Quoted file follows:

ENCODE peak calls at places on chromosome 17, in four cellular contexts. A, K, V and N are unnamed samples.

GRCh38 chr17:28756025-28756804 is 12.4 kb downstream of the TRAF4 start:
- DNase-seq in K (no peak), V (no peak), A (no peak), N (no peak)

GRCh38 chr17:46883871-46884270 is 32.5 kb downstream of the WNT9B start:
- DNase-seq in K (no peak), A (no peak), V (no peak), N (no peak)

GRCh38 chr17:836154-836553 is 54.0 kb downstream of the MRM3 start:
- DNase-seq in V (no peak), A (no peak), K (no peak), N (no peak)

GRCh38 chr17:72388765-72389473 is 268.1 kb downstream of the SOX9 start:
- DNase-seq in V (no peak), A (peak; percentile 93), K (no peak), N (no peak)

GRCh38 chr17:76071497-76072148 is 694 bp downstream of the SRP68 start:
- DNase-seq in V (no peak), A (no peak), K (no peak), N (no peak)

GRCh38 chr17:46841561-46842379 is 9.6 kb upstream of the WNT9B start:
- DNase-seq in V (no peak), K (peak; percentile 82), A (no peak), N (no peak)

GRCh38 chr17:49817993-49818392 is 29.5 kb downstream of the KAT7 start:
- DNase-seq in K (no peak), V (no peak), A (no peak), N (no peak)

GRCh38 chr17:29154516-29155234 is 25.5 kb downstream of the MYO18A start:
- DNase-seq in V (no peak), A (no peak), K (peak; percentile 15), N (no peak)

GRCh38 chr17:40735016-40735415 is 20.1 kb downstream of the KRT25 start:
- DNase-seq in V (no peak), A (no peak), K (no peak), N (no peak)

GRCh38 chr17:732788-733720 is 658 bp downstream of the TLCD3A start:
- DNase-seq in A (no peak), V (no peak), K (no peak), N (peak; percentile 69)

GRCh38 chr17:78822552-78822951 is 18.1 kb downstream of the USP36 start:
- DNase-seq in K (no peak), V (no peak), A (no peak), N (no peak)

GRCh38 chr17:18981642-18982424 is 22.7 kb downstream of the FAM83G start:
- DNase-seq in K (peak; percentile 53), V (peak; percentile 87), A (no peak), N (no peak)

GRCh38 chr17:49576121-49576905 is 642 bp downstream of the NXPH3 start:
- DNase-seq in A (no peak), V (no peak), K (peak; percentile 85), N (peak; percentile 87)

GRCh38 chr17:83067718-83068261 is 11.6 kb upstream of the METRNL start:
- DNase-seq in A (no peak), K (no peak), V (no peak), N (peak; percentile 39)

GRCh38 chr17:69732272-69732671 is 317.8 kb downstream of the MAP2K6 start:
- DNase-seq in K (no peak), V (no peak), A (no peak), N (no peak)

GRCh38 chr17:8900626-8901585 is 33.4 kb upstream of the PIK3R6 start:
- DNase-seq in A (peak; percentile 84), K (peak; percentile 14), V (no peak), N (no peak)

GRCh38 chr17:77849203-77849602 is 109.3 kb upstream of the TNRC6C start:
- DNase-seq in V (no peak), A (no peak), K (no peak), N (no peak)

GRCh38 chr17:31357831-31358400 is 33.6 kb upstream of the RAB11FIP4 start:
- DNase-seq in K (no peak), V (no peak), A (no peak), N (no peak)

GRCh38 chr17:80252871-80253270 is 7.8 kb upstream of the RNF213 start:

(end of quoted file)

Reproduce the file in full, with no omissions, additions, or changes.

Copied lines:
ENCODE peak calls at places on chromosome 17, in four cellular contexts. A, K, V and N are unnamed samples.

GRCh38 chr17:28756025-28756804 is 12.4 kb downstream of the TRAF4 start:
- DNase-seq in K (no peak), V (no peak), A (no peak), N (no peak)

GRCh38 chr17:46883871-46884270 is 32.5 kb downstream of the WNT9B start:
- DNase-seq in K (no peak), A (no peak), V (no peak), N (no peak)

GRCh38 chr17:836154-836553 is 54.0 kb downstream of the MRM3 start:
- DNase-seq in V (no peak), A (no peak), K (no peak), N (no peak)

GRCh38 chr17:72388765-72389473 is 268.1 kb downstream of the SOX9 start:
- DNase-seq in V (no peak), A (peak; percentile 93), K (no peak), N (no peak)

GRCh38 chr17:76071497-76072148 is 694 bp downstream of the SRP68 start:
- DNase-seq in V (no peak), A (no peak), K (no peak), N (no peak)

GRCh38 chr17:46841561-46842379 is 9.6 kb upstream of the WNT9B start:
- DNase-seq in V (no peak), K (peak; percentile 82), A (no peak), N (no peak)

GRCh38 chr17:49817993-49818392 is 29.5 kb downstream of the KAT7 start:
- DNase-seq in K (no peak), V (no peak), A (no peak), N (no peak)

GRCh38 chr17:29154516-29155234 is 25.5 kb downstream of the MYO18A start:
- DNase-seq in V (no peak), A (no peak), K (peak; percentile 15), N (no peak)

GRCh38 chr17:40735016-40735415 is 20.1 kb downstream of the KRT25 start:
- DNase-seq in V (no peak), A (no peak), K (no peak), N (no peak)

GRCh38 chr17:732788-733720 is 658 bp downstream of the TLCD3A start:
- DNase-seq in A (no peak), V (no peak), K (no peak), N (peak; percentile 69)

GRCh38 chr17:78822552-78822951 is 18.1 kb downstream of the USP36 start:
- DNase-seq in K (no peak), V (no peak), A (no peak), N (no peak)

GRCh38 chr17:18981642-18982424 is 22.7 kb downstream of the FAM83G start:
- DNase-seq in K (peak; percentile 53), V (peak; percentile 87), A (no peak), N (no peak)

GRCh38 chr17:49576121-49576905 is 642 bp downstream of the NXPH3 start:
- DNase-seq in A (no peak), V (no peak), K (peak; percentile 85), N (peak; percentile 87)

GRCh38 chr17:83067718-83068261 is 11.6 kb upstream of the METRNL start:
- DNase-seq in A (no peak), K (no peak), V (no peak), N (peak; percentile 39)

GRCh38 chr17:69732272-69732671 is 317.8 kb downstream of the MAP2K6 start:
- DNase-seq in K (no peak), V (no peak), A (no peak), N (no peak)

GRCh38 chr17:8900626-8901585 is 33.4 kb upstream of the PIK3R6 start:
- DNase-seq in A (peak; percentile 84), K (peak; percentile 14), V (no peak), N (no peak)

GRCh38 chr17:77849203-77849602 is 109.3 kb upstream of the TNRC6C start:
- DNase-seq in V (no peak), A (no peak), K (no peak), N (no peak)

GRCh38 chr17:31357831-31358400 is 33.6 kb upstream of the RAB11FIP4 start:
- DNase-seq in K (no peak), V (no peak), A (no peak), N (no peak)

GRCh38 chr17:80252871-80253270 is 7.8 kb upstream of the RNF213 start: